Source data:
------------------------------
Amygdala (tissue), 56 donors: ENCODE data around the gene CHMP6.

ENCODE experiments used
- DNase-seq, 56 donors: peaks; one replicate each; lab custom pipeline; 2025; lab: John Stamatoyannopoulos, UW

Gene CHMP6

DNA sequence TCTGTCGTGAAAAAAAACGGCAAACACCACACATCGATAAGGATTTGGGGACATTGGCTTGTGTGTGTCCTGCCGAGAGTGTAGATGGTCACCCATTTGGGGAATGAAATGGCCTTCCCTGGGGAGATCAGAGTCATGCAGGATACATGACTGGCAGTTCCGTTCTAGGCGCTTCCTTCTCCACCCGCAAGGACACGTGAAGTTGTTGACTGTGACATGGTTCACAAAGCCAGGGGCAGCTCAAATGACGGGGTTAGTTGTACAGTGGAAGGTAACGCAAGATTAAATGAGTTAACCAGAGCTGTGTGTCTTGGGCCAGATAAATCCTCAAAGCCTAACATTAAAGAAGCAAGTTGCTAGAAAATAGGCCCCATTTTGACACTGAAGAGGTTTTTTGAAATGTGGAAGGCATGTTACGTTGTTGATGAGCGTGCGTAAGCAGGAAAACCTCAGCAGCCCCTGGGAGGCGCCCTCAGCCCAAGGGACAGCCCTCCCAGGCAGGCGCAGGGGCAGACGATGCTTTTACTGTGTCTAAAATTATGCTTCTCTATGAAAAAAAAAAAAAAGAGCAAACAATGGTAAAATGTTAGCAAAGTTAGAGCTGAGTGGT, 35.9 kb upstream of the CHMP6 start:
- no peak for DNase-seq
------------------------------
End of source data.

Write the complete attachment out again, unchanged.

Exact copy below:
Amygdala (tissue), 56 donors: ENCODE data around the gene CHMP6.

ENCODE experiments used
- DNase-seq, 56 donors: peaks; one replicate each; lab custom pipeline; 2025; lab: John Stamatoyannopoulos, UW

Gene CHMP6

DNA sequence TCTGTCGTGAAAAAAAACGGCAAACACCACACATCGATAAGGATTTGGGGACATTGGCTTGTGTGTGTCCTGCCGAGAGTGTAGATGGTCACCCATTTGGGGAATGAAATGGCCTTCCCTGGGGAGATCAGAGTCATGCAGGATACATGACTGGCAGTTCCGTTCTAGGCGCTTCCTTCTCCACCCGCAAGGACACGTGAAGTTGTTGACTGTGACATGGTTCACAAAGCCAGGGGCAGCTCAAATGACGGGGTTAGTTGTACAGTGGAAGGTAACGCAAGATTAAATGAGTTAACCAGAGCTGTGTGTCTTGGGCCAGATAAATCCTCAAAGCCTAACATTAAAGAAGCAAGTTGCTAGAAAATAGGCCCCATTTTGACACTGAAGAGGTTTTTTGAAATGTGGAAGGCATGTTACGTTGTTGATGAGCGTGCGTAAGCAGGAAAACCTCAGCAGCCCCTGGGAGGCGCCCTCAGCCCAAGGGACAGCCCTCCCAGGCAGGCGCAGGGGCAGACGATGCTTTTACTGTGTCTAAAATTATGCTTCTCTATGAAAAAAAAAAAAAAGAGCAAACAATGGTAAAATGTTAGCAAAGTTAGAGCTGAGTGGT, 35.9 kb upstream of the CHMP6 start:
- no peak for DNase-seq